Prescribed Minimum Benefits (PMB’s)

Here is an article from our March 2004 Journal archives. The article deals with Prescribed Minimum Benefits in the early years of its introduction within the medical aid industry.


In order to prevent medical schemes from applying ‘carte blanche’ exclusionsfor pre-existing conditions and thereby placing immediate financial burdens directly on the member (or as a knock-on effect, on the state facilities themselves), medical schemes were obliged to pay for diagnostics, surgery or treatment over a range of 270+ conditions. The member has to utilise the designated hospital network of the scheme, and the network often consisted of state facilities themselves.

The main advantage to the member under this system is that if the member voluntarily transfers membership to another scheme and possibly, as a result, subjects him/herself to waiting periods in respect of general cover and private hospital benefits, they at least have the advantage of PMB cover within the state network.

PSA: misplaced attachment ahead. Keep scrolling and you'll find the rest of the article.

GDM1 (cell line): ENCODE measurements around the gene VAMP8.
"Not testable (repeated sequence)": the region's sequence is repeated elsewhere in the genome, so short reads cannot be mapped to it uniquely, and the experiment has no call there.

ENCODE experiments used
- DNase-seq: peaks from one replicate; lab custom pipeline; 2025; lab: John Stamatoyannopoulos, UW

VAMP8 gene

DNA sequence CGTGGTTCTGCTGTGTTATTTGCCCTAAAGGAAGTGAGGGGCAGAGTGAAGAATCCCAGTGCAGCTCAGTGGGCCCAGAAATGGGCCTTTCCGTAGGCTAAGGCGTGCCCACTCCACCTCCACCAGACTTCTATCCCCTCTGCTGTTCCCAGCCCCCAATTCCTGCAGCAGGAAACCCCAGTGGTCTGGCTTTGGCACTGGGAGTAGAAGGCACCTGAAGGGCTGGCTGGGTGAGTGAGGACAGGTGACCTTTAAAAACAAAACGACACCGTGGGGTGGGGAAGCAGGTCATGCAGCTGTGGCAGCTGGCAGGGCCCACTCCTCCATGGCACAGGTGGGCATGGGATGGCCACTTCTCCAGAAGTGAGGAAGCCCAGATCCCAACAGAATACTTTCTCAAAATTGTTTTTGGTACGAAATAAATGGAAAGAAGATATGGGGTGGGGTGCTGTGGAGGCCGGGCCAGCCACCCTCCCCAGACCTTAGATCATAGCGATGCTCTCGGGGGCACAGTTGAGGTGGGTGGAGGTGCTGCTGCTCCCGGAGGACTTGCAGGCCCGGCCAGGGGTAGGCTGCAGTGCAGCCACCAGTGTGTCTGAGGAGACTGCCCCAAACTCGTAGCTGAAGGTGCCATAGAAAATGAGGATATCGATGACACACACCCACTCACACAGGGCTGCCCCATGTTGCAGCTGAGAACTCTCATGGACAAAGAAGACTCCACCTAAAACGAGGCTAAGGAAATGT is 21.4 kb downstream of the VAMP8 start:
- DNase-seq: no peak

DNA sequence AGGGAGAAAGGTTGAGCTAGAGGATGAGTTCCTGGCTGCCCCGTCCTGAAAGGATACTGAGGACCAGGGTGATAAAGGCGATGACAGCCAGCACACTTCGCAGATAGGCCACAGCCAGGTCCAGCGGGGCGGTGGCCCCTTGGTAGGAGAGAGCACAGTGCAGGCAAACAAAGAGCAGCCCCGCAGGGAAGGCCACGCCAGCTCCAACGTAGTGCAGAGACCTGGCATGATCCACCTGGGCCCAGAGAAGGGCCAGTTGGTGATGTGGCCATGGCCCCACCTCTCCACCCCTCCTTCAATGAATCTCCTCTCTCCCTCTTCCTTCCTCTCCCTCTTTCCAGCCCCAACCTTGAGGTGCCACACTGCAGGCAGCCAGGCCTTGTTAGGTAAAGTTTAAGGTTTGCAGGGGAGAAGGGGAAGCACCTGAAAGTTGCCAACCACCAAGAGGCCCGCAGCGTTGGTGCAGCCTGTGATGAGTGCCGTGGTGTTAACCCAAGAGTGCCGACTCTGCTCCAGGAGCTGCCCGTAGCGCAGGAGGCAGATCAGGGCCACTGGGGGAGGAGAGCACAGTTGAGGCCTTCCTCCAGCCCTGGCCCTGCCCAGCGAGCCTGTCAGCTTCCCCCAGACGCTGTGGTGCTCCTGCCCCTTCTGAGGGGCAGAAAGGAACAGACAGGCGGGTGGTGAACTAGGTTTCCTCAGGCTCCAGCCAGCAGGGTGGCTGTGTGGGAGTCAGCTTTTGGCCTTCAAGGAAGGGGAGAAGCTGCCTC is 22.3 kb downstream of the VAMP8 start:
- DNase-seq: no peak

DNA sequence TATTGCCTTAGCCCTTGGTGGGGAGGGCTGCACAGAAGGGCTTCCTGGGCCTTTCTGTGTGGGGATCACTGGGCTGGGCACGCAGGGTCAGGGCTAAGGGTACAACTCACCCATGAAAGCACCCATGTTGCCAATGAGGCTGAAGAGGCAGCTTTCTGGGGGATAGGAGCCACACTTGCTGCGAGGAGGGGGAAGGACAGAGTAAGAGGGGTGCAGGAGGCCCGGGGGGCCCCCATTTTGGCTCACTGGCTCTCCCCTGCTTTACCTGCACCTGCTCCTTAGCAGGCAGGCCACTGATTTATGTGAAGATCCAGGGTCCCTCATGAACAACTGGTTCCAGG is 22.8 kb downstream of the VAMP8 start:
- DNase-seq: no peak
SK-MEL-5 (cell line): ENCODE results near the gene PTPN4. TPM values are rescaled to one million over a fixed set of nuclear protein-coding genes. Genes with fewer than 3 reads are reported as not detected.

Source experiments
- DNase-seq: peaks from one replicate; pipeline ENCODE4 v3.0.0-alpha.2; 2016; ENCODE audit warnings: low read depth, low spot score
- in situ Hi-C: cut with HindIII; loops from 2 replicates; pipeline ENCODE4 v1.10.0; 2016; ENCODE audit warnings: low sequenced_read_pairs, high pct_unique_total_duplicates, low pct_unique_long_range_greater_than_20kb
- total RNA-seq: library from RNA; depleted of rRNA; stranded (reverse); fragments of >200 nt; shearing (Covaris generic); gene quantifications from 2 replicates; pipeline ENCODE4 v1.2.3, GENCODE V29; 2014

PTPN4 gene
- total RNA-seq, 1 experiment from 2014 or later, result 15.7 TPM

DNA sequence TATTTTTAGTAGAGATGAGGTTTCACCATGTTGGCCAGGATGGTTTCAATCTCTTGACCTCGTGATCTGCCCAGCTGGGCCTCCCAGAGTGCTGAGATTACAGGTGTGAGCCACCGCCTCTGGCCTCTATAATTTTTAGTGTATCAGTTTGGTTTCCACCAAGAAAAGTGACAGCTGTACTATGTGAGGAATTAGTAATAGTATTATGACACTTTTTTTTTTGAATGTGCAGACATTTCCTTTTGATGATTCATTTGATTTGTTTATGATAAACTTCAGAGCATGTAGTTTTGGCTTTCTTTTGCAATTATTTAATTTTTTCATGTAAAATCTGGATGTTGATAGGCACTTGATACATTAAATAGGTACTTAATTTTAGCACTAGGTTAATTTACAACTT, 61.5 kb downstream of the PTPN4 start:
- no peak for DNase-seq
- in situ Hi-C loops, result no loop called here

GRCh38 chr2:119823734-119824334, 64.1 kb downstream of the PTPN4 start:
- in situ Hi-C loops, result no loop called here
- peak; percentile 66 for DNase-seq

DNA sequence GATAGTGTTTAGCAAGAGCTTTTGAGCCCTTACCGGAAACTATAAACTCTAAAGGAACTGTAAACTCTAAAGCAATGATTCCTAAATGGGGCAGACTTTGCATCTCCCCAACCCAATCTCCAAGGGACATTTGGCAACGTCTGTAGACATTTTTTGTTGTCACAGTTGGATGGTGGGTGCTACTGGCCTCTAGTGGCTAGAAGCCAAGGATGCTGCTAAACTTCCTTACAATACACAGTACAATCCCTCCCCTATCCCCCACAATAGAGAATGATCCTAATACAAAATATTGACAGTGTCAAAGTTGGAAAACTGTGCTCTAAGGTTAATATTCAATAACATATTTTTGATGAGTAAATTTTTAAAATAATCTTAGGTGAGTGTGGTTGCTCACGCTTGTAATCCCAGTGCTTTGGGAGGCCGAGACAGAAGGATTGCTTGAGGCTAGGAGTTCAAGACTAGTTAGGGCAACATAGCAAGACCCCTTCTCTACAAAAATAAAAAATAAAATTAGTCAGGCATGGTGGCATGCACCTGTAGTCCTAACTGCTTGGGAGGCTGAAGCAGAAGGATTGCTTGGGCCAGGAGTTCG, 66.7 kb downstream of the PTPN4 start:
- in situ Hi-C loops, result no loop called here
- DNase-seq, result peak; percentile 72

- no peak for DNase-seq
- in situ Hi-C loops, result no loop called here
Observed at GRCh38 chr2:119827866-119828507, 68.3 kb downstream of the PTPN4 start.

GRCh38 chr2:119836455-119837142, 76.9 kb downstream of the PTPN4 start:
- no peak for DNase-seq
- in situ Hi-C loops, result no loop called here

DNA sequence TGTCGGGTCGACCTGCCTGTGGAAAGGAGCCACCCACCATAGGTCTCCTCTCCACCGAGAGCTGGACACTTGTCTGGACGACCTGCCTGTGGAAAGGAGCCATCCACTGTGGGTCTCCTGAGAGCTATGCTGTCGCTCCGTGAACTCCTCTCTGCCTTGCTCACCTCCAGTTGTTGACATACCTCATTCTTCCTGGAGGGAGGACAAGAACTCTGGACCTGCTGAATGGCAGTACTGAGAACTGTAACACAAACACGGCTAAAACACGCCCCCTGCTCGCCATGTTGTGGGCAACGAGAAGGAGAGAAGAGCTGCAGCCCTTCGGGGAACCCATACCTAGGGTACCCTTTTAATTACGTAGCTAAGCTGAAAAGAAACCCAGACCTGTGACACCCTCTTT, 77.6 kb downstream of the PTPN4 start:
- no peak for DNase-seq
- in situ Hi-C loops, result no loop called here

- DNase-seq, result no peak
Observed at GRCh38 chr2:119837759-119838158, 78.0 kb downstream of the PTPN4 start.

In addition to the 270 diagnostics above, from January 2004, a total of 25 chronic conditions were included in the Regulations dealing with PMB’s and mainly covering a range of medications.

These 25 conditions have to be included as part of the benefits covered by all schemes over all their different registered options. The conditions covered include Hypertension, Diabetes, Asthma, Cardiac failure, Glaucoma, Hypothyroidism, Multiple Sclerosis, and Epilepsy.

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